Palaeolithic Diet.

A board to discuss various diet-centered approaches to treating or controlling Multiple Sclerosis, e.g., the Swank Diet

Palaeolithic Diet.

Postby Gonzo » Wed Sep 29, 2004 1:25 pm

Hi I'm a Newbie to the forum. I had a read through an earlier post by Crispy, a lot of good stuff in it but it is getting a little verbose and the last post to it was in July so I thought I'd start a new thread rather than append that one.

I have been dx RRMS for over 10 years and I have not made any dietary change in that time until recently. I am in relaps at the moment and have few symptoms EXCEPT awful trouble with my stomach and bowel. Pains, bloatedness, flatulence, constipation, bowel urgency, you name it I've probably had it.

I assumed that if it was a direct MS symptom it would pass in time, most of my symptoms come and go to suit themselves, but this one has been with me on and off for the last two years.

I have been reading a bit about diet and decided to give it a go. I will find it difficult. I like my food! But I thought the Palaeolithic Diet sounded promising as the thinking behind seemed logical. It is, as far as I can gather, very similar to the Swank diet.

I have only just started it but I am cutting out dairy products and gluten, specifically wheat, and cutting down drastically on red meat, tea and coffee.

I do not wish to take supplements so I need to continue my research to discover what foods will provide the necessary nutrients

Any suggestions will be gratefully received, and I shall keep you informed of any progress. Any questions I shall endeavour to answer.

I shall probably start a running diary of this on my web site, see below.

:wink:
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Re: Palaeolithic Diet.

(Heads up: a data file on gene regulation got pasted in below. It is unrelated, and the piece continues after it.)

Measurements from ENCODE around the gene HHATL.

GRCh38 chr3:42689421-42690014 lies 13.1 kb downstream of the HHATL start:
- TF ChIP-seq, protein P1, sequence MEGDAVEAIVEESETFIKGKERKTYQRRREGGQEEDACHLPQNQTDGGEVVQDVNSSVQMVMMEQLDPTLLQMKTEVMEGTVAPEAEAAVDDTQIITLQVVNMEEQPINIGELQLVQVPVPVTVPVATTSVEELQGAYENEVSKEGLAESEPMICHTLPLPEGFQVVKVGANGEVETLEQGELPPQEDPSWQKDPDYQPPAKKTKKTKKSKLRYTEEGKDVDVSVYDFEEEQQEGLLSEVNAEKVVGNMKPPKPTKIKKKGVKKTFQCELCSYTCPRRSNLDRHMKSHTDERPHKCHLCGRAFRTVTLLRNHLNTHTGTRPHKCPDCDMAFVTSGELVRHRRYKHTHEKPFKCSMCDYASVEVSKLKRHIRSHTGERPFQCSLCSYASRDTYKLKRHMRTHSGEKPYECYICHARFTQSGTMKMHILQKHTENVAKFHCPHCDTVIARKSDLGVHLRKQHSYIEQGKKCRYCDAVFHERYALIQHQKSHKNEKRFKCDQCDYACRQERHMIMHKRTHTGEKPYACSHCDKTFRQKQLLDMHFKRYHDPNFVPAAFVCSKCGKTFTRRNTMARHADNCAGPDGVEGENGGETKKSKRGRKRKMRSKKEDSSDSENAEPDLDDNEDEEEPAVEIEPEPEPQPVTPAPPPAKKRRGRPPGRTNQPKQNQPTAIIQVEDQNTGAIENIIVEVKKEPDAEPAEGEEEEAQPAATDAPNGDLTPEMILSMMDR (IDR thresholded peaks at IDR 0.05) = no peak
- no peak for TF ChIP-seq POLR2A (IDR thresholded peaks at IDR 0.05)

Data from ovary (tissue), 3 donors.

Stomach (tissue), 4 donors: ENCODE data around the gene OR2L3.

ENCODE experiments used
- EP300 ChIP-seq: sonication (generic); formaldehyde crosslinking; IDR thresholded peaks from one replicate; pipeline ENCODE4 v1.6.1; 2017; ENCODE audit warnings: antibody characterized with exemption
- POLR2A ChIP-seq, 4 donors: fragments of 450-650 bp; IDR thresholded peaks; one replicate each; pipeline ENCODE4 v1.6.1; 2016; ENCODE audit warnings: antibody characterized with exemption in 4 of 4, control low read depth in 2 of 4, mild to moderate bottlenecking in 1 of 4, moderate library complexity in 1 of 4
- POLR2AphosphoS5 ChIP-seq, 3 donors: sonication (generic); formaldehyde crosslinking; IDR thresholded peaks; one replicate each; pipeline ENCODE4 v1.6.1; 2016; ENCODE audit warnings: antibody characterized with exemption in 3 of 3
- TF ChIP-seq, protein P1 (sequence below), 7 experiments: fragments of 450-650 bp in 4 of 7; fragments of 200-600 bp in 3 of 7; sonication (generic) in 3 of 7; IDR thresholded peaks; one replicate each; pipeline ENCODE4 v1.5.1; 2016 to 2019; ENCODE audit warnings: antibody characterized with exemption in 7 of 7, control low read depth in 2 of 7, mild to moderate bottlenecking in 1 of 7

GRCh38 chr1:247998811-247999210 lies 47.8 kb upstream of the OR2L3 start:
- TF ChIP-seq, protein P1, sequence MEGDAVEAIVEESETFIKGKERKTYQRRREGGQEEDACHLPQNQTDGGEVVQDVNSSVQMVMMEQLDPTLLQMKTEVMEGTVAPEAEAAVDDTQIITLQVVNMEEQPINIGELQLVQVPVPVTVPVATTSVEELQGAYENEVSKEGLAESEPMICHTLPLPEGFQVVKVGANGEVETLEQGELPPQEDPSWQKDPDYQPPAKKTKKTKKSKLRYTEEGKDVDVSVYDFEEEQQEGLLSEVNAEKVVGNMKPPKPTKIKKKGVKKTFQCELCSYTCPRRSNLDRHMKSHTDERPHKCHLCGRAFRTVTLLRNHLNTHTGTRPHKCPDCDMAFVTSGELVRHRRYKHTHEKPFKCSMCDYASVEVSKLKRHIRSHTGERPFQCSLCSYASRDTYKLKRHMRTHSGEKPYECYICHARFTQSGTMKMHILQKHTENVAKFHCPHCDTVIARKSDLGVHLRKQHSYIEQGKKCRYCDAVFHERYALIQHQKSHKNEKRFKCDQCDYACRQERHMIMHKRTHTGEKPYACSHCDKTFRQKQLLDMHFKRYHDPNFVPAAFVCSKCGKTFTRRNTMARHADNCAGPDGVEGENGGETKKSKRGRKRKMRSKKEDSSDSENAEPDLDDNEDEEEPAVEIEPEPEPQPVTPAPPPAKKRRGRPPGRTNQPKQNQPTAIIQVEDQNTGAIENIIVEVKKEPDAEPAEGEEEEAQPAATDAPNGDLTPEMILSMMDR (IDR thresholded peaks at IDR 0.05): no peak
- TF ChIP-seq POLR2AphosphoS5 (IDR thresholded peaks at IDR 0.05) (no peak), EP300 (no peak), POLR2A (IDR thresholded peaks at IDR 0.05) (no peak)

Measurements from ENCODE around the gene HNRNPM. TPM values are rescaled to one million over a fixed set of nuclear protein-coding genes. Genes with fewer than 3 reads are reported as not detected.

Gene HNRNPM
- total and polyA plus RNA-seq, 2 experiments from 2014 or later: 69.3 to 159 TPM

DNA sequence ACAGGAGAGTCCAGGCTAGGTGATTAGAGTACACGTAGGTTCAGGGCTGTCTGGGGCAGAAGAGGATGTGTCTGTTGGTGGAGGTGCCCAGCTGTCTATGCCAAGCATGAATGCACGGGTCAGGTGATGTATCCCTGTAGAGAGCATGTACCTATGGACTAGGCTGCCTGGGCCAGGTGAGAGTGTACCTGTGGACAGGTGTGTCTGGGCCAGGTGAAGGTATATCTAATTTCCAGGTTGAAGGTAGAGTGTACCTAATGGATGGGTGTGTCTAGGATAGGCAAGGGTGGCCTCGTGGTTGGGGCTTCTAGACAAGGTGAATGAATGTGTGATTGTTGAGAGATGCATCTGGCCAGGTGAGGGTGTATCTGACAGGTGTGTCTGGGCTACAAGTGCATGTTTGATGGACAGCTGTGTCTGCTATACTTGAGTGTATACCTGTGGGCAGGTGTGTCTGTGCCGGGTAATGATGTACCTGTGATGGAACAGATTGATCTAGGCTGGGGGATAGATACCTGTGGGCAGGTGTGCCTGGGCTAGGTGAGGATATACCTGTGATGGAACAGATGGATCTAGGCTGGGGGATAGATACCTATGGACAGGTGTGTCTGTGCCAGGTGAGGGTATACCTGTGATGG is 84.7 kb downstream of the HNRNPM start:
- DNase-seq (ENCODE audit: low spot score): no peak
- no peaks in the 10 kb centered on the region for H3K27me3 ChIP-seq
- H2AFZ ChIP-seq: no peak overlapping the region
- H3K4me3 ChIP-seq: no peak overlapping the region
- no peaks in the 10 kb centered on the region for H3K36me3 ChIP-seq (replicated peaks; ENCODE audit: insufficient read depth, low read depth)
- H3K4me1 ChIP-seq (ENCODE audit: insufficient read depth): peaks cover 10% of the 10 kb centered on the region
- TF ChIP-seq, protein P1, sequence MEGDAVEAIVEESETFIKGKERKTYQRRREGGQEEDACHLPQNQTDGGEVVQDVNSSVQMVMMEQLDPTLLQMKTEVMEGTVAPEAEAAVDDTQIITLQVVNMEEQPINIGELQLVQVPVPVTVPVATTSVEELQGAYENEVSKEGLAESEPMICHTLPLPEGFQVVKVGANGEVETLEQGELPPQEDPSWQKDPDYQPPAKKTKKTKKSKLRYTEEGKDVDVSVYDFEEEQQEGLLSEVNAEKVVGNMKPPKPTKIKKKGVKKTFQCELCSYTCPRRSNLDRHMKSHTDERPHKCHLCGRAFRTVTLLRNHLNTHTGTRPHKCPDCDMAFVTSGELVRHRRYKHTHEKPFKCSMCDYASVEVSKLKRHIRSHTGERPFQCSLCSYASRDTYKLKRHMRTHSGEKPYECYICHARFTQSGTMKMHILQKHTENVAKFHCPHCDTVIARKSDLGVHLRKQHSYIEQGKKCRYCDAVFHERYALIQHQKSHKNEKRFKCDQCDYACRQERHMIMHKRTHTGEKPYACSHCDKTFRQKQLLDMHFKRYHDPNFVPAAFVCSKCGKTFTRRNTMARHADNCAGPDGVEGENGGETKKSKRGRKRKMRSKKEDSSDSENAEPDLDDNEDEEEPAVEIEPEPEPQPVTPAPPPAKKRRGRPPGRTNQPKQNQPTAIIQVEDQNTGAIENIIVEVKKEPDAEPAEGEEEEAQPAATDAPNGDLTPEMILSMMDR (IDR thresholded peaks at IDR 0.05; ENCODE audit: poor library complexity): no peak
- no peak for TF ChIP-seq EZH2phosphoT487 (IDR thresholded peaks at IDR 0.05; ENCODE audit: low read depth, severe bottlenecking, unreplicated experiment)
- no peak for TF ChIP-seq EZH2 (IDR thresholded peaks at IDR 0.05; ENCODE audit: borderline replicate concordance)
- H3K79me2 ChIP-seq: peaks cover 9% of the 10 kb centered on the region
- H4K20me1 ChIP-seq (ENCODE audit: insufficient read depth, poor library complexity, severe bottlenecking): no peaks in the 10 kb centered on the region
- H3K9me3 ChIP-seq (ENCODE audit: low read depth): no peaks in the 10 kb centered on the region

Postby JFH » Thu Sep 30, 2004 2:13 am

Gonzo wrote:I do not wish to take supplements so I need to continue my research to discover what foods will provide the necessary nutrients
Prof Jelinek (no URL) has some interesting things to say about dietary supplements, particularly Vit D from sunshine! I recommend his book as part of your research.
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Postby Gonzo » Thu Sep 30, 2004 2:35 am

Thanks John,

I shall look into this.
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Postby Daunted » Thu Sep 30, 2004 5:58 am

I'm doing the paleo diet which is difficult at first but then quite easy, at least for me.

I wonder why you would want to avoid supplements? You can get enough Vitamin D3, so important in MS, by getting lots of sun, but I take 4,000 mg a day and that ensures that I get enough. Also unless you are going to eat fish every single day, fish oil is a must- as are b12 and many others, at least in my book. Alpha-Lipoic Acid and Acetyl-L-Carnitine (ALCAR) are also helpful, in my opinion.

The Direct-MS Website has good recommendations on supplements.

Just thought I'd pass on that opinion.
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Postby Gonzo » Thu Sep 30, 2004 9:08 am

I'm wary of supplements as I was on a number of vitamin supplements before my digestive troubles began, so I was immediately suspicious of the supplements being the problem.

I am taking what I guess is a supplement, just noy pills, in Superfood available from

http://www.herbshandshealing.co.uk

which claims to provide the majority of vitamins and minerals, but probably not iron.

I'll give it a go and see how we fare.
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Re: Palaeolithic Diet.

Postby Nick » Sat Jan 01, 2005 12:59 pm

Gonzo wrote:

I have been reading a bit about diet and decided to give it a go. I will find it difficult. I like my food! But I thought the Palaeolithic Diet sounded promising as the thinking behind seemed logical. It is, as far as I can gather, very similar to the Swank diet.

I have only just started it but I am cutting out dairy products and gluten, specifically wheat, and cutting down drastically on red meat, tea and coffee.


Gonzo

The P-diet and Swank share similarities yet are intrinsically different. Swank concentrates only on fats while the P-diet also considers fats in addition to avoiding causal food proteins and neuro protective vitamin D3.

Essentially the Swank regimen is a subset of the P-diet. If you follow Swank only you are not necessarily following a P-diet but if you observe a P-diet you will be honoring the Swank protocol.

As far as red meat goes there are intrinsic differences between the fat content of grain fattened beef, grass fed only beef and wild game such as elk, deer, moose, etc. Cordain et al have done such an analysis here.

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